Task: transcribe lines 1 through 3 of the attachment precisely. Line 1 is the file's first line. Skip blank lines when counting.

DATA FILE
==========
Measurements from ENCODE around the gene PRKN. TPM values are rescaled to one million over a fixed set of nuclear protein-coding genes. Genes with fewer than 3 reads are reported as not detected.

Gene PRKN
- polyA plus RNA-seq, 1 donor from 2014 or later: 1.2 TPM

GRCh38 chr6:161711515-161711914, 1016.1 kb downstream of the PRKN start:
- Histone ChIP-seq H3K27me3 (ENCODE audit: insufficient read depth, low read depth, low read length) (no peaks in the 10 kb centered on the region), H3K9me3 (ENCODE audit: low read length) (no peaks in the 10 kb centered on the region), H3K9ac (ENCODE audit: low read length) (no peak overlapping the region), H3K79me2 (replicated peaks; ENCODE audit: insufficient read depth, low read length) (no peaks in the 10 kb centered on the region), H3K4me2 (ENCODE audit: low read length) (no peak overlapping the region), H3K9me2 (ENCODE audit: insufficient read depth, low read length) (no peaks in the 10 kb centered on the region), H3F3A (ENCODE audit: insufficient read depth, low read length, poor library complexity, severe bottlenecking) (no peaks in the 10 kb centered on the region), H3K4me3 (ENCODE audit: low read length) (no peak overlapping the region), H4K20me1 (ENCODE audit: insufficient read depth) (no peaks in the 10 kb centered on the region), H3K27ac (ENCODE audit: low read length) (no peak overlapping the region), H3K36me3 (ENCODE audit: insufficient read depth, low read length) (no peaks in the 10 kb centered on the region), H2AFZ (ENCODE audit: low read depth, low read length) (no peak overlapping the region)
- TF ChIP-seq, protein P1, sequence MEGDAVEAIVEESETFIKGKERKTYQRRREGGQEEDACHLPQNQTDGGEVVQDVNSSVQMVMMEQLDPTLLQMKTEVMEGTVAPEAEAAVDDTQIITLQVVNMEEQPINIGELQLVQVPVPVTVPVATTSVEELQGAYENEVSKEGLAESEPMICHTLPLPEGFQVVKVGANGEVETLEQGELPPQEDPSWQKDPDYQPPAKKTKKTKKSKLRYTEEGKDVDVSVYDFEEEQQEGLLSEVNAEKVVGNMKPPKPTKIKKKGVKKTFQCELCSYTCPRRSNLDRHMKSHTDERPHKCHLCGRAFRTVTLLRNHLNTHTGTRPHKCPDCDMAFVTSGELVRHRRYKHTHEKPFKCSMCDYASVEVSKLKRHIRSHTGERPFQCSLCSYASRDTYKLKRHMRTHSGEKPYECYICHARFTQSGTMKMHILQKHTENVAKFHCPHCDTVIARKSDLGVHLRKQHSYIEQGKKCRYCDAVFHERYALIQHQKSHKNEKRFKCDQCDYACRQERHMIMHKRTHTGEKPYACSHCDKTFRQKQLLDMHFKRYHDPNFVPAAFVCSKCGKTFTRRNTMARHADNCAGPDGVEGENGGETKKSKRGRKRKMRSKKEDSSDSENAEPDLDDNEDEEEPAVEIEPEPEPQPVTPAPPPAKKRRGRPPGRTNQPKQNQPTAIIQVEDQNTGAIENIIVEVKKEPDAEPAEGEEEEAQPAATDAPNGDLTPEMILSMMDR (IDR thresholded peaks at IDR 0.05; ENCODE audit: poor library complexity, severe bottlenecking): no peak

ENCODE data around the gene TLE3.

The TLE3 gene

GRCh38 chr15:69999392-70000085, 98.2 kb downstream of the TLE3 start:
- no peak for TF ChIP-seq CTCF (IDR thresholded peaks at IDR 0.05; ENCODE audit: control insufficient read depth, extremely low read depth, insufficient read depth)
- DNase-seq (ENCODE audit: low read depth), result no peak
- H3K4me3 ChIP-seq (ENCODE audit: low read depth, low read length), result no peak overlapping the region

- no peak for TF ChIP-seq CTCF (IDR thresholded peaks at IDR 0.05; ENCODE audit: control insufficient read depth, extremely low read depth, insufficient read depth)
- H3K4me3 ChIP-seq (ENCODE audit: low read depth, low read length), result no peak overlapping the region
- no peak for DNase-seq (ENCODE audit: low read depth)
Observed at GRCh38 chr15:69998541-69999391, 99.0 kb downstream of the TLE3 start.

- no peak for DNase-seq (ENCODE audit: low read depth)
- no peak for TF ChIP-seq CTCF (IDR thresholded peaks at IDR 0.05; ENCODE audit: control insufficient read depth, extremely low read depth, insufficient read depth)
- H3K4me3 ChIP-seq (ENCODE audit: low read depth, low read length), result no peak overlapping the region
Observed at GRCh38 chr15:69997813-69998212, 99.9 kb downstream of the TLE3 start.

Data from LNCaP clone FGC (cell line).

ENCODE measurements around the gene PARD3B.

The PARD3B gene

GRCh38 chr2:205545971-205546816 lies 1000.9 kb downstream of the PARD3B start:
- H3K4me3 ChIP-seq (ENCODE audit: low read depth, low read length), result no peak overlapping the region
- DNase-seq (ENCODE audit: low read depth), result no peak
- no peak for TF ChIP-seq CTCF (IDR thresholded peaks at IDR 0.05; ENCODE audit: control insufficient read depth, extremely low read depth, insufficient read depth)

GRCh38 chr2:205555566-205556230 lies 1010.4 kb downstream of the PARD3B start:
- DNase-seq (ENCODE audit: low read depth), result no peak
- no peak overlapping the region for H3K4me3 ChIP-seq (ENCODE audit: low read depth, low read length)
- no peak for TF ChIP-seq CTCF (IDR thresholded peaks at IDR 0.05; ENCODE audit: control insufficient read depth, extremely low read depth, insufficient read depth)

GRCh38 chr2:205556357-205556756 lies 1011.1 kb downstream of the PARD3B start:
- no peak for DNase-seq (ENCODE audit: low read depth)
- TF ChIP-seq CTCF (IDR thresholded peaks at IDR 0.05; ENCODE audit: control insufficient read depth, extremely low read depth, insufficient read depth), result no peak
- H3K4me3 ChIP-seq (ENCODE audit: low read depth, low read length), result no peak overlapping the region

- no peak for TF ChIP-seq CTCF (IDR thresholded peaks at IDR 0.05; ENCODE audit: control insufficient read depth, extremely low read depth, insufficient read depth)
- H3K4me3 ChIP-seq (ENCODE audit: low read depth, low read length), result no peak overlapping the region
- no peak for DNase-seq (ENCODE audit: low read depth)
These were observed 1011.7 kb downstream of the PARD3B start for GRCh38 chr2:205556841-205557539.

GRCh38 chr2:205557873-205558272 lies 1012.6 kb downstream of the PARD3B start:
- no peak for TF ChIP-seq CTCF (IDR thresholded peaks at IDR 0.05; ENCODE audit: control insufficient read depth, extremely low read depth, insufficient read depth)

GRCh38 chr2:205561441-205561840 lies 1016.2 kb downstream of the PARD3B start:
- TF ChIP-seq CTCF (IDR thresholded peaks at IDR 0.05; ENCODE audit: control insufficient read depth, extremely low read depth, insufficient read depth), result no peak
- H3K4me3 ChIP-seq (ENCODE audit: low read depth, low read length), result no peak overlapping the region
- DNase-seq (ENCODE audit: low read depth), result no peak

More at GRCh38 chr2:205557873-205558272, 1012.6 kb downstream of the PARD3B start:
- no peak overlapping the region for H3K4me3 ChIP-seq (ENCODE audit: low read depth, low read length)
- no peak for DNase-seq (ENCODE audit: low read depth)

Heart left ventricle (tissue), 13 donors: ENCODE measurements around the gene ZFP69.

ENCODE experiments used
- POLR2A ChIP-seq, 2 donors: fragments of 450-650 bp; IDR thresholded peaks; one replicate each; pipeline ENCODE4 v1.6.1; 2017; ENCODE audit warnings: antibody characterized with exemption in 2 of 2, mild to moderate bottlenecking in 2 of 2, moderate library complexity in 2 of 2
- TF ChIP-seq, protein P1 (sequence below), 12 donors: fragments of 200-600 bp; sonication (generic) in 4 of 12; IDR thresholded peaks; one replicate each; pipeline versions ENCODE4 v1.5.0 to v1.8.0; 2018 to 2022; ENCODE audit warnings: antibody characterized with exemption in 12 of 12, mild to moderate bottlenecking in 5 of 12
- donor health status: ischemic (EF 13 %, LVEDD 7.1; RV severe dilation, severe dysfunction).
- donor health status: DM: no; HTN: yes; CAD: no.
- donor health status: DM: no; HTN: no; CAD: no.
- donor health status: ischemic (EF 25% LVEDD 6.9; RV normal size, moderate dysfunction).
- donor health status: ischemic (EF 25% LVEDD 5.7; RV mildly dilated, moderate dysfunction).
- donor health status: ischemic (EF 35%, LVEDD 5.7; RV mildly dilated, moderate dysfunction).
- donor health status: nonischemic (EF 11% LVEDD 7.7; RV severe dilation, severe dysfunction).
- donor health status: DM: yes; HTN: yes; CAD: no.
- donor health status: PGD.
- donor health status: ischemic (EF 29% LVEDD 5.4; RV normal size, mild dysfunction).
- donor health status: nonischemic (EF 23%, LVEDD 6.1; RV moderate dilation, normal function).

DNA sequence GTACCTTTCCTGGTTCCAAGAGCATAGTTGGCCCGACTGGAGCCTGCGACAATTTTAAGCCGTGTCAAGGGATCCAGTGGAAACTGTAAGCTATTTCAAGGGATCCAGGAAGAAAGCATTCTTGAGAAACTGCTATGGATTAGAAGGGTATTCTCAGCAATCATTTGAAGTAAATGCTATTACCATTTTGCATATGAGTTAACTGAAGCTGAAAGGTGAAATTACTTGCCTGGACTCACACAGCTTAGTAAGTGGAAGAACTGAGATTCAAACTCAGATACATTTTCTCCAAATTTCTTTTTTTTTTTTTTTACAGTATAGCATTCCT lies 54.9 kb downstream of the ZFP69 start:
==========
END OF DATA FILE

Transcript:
Measurements from ENCODE around the gene PRKN. TPM values are rescaled to one million over a fixed set of nuclear protein-coding genes. Genes with fewer than 3 reads are reported as not detected.

Gene PRKN
- polyA plus RNA-seq, 1 donor from 2014 or later: 1.2 TPM